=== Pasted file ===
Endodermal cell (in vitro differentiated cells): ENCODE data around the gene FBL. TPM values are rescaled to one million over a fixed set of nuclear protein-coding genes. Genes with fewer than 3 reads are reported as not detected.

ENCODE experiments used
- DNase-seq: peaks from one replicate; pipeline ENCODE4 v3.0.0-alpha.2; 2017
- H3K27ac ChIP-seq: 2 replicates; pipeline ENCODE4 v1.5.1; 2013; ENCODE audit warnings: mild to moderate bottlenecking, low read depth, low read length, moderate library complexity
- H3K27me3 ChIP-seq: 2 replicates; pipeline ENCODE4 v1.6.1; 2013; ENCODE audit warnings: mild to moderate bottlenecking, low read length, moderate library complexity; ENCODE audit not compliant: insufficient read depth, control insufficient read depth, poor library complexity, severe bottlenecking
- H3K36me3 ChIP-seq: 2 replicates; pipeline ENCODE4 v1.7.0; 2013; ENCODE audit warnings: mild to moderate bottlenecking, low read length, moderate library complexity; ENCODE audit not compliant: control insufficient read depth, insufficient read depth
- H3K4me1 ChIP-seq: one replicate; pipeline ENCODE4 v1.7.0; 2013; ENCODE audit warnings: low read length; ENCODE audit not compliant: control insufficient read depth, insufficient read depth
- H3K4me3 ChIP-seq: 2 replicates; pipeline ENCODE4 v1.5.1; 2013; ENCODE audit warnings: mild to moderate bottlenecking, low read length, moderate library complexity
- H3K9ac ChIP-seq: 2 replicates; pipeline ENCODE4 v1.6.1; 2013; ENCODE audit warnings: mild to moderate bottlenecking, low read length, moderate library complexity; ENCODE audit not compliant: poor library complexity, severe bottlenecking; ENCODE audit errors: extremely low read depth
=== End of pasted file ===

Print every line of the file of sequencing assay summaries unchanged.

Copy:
Endodermal cell (in vitro differentiated cells): ENCODE data around the gene FBL. TPM values are rescaled to one million over a fixed set of nuclear protein-coding genes. Genes with fewer than 3 reads are reported as not detected.

ENCODE experiments used
- DNase-seq: peaks from one replicate; pipeline ENCODE4 v3.0.0-alpha.2; 2017
- H3K27ac ChIP-seq: 2 replicates; pipeline ENCODE4 v1.5.1; 2013; ENCODE audit warnings: mild to moderate bottlenecking, low read depth, low read length, moderate library complexity
- H3K27me3 ChIP-seq: 2 replicates; pipeline ENCODE4 v1.6.1; 2013; ENCODE audit warnings: mild to moderate bottlenecking, low read length, moderate library complexity; ENCODE audit not compliant: insufficient read depth, control insufficient read depth, poor library complexity, severe bottlenecking
- H3K36me3 ChIP-seq: 2 replicates; pipeline ENCODE4 v1.7.0; 2013; ENCODE audit warnings: mild to moderate bottlenecking, low read length, moderate library complexity; ENCODE audit not compliant: control insufficient read depth, insufficient read depth
- H3K4me1 ChIP-seq: one replicate; pipeline ENCODE4 v1.7.0; 2013; ENCODE audit warnings: low read length; ENCODE audit not compliant: control insufficient read depth, insufficient read depth
- H3K4me3 ChIP-seq: 2 replicates; pipeline ENCODE4 v1.5.1; 2013; ENCODE audit warnings: mild to moderate bottlenecking, low read length, moderate library complexity
- H3K9ac ChIP-seq: 2 replicates; pipeline ENCODE4 v1.6.1; 2013; ENCODE audit warnings: mild to moderate bottlenecking, low read length, moderate library complexity; ENCODE audit not compliant: poor library complexity, severe bottlenecking; ENCODE audit errors: extremely low read depth